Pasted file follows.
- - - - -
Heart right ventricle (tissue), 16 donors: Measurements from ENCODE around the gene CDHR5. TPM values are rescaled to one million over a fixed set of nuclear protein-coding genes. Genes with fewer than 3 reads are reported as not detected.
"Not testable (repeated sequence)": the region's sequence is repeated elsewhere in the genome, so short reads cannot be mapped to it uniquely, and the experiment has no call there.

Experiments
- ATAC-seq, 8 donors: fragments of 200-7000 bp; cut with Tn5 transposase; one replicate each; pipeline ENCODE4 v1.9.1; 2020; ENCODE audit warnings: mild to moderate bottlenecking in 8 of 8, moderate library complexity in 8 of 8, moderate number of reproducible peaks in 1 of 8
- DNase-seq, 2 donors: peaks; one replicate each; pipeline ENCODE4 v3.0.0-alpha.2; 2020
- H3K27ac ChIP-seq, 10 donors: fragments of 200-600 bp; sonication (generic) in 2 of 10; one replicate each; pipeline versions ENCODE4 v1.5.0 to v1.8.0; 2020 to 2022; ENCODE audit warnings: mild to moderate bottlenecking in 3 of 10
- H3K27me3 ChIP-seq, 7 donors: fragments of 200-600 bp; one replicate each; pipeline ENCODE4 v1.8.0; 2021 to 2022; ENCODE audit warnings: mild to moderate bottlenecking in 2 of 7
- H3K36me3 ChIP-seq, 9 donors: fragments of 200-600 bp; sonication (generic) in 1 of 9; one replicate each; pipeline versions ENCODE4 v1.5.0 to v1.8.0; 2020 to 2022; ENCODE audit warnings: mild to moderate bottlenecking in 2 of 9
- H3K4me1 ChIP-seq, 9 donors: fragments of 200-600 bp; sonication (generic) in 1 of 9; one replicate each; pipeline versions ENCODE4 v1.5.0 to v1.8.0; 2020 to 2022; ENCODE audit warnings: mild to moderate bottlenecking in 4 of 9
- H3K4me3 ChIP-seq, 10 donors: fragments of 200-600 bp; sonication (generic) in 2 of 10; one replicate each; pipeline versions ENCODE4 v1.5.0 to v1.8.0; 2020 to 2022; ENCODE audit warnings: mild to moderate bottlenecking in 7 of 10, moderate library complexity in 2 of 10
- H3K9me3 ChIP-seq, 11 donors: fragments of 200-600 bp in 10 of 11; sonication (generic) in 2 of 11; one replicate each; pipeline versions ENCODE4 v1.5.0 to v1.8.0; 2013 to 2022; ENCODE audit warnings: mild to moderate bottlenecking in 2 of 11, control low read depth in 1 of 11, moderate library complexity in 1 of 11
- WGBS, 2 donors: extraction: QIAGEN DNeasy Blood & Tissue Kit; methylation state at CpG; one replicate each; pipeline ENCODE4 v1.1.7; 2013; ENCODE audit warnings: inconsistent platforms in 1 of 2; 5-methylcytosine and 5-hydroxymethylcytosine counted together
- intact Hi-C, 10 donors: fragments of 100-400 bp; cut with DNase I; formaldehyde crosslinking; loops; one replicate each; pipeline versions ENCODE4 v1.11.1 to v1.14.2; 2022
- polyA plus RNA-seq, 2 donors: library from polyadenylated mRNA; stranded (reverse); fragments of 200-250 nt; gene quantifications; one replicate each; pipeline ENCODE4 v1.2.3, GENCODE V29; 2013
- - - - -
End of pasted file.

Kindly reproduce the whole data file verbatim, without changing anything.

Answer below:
Heart right ventricle (tissue), 16 donors: Measurements from ENCODE around the gene CDHR5. TPM values are rescaled to one million over a fixed set of nuclear protein-coding genes. Genes with fewer than 3 reads are reported as not detected.
"Not testable (repeated sequence)": the region's sequence is repeated elsewhere in the genome, so short reads cannot be mapped to it uniquely, and the experiment has no call there.

Experiments
- ATAC-seq, 8 donors: fragments of 200-7000 bp; cut with Tn5 transposase; one replicate each; pipeline ENCODE4 v1.9.1; 2020; ENCODE audit warnings: mild to moderate bottlenecking in 8 of 8, moderate library complexity in 8 of 8, moderate number of reproducible peaks in 1 of 8
- DNase-seq, 2 donors: peaks; one replicate each; pipeline ENCODE4 v3.0.0-alpha.2; 2020
- H3K27ac ChIP-seq, 10 donors: fragments of 200-600 bp; sonication (generic) in 2 of 10; one replicate each; pipeline versions ENCODE4 v1.5.0 to v1.8.0; 2020 to 2022; ENCODE audit warnings: mild to moderate bottlenecking in 3 of 10
- H3K27me3 ChIP-seq, 7 donors: fragments of 200-600 bp; one replicate each; pipeline ENCODE4 v1.8.0; 2021 to 2022; ENCODE audit warnings: mild to moderate bottlenecking in 2 of 7
- H3K36me3 ChIP-seq, 9 donors: fragments of 200-600 bp; sonication (generic) in 1 of 9; one replicate each; pipeline versions ENCODE4 v1.5.0 to v1.8.0; 2020 to 2022; ENCODE audit warnings: mild to moderate bottlenecking in 2 of 9
- H3K4me1 ChIP-seq, 9 donors: fragments of 200-600 bp; sonication (generic) in 1 of 9; one replicate each; pipeline versions ENCODE4 v1.5.0 to v1.8.0; 2020 to 2022; ENCODE audit warnings: mild to moderate bottlenecking in 4 of 9
- H3K4me3 ChIP-seq, 10 donors: fragments of 200-600 bp; sonication (generic) in 2 of 10; one replicate each; pipeline versions ENCODE4 v1.5.0 to v1.8.0; 2020 to 2022; ENCODE audit warnings: mild to moderate bottlenecking in 7 of 10, moderate library complexity in 2 of 10
- H3K9me3 ChIP-seq, 11 donors: fragments of 200-600 bp in 10 of 11; sonication (generic) in 2 of 11; one replicate each; pipeline versions ENCODE4 v1.5.0 to v1.8.0; 2013 to 2022; ENCODE audit warnings: mild to moderate bottlenecking in 2 of 11, control low read depth in 1 of 11, moderate library complexity in 1 of 11
- WGBS, 2 donors: extraction: QIAGEN DNeasy Blood & Tissue Kit; methylation state at CpG; one replicate each; pipeline ENCODE4 v1.1.7; 2013; ENCODE audit warnings: inconsistent platforms in 1 of 2; 5-methylcytosine and 5-hydroxymethylcytosine counted together
- intact Hi-C, 10 donors: fragments of 100-400 bp; cut with DNase I; formaldehyde crosslinking; loops; one replicate each; pipeline versions ENCODE4 v1.11.1 to v1.14.2; 2022
- polyA plus RNA-seq, 2 donors: library from polyadenylated mRNA; stranded (reverse); fragments of 200-250 nt; gene quantifications; one replicate each; pipeline ENCODE4 v1.2.3, GENCODE V29; 2013